But before that happened we had decided to book shows. Through that I booked festivals for Brunswick High School, the school I went to, because I was the only one who knew anything about it and I got service credit for doing so. That was exactly what I wanted to be doing. I wanted to be doing events. I booked all of the live music for that and did the advertising for Live Maine in 2008 and 2009. We had all of these nature organizations come and talk about the work they did with the kids who came out. It was a lot of fun.

One of the bands that I booked, they were from Rhode Island, asked me if I would go out on tour when I turned 18 and I said yes, absolutely. I was out kind of running their independent label while they were on the Warped Tour. That way my first tour ever and it was insane. I had never really left Maine let alone been out on tour living in a van with 8 other people. It was an experience.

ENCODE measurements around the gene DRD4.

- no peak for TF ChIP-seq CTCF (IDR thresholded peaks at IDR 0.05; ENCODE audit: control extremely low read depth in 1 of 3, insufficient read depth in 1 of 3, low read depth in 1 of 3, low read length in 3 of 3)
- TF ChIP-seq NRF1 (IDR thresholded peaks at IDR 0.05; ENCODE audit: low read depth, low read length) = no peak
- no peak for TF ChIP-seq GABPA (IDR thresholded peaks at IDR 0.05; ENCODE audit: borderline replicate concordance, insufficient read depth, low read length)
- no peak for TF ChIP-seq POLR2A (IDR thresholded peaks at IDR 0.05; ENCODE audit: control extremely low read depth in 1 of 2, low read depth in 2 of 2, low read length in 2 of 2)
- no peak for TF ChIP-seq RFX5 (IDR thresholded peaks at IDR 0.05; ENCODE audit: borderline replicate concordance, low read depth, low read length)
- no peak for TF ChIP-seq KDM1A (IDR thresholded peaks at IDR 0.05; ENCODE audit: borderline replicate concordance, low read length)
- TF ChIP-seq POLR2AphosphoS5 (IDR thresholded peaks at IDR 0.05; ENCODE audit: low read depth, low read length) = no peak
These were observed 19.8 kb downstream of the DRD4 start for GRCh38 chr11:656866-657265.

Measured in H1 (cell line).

What did you learn from that experience in particular?

I learned that while you may be friends with someone you can’t necessarily live with them. [Laughs]

That’s the quintessential “first travels with friends” lesson.

Yeah, as soon as we had to start traveling and working together and spending all of our time together we all got sick of each other. Everyone would get into really stupid fights. I remember one fight that we had over a granola bar. That was an experience in itself. It kind of showed me what kind of people I wanted to tour with and what kind of people I did not want to tour with.

I guess if you are touring with 8 people you have an opportunity to identify which of those people worked to tour with and which did not.

Exactly. So then I started going to school at Suffolk University in Boston to study Public Relations. That next Summer I went to Warped again, but this time I was working for Top Shelf Records which is based in Western Massachusetts. I was doing inventory for them and guest list volunteering, which is when you give out passes to people on the bands’ guest list. I got that opportunity because I noticed that the process was sort of hectic and since I only sold at certain hours I could be available so I volunteered to help. In my inventory job I was commission based and there were 8 of us and so I thought that if I were to do this it would be beneficial for me and it would help out the woman who was running the guest list tent.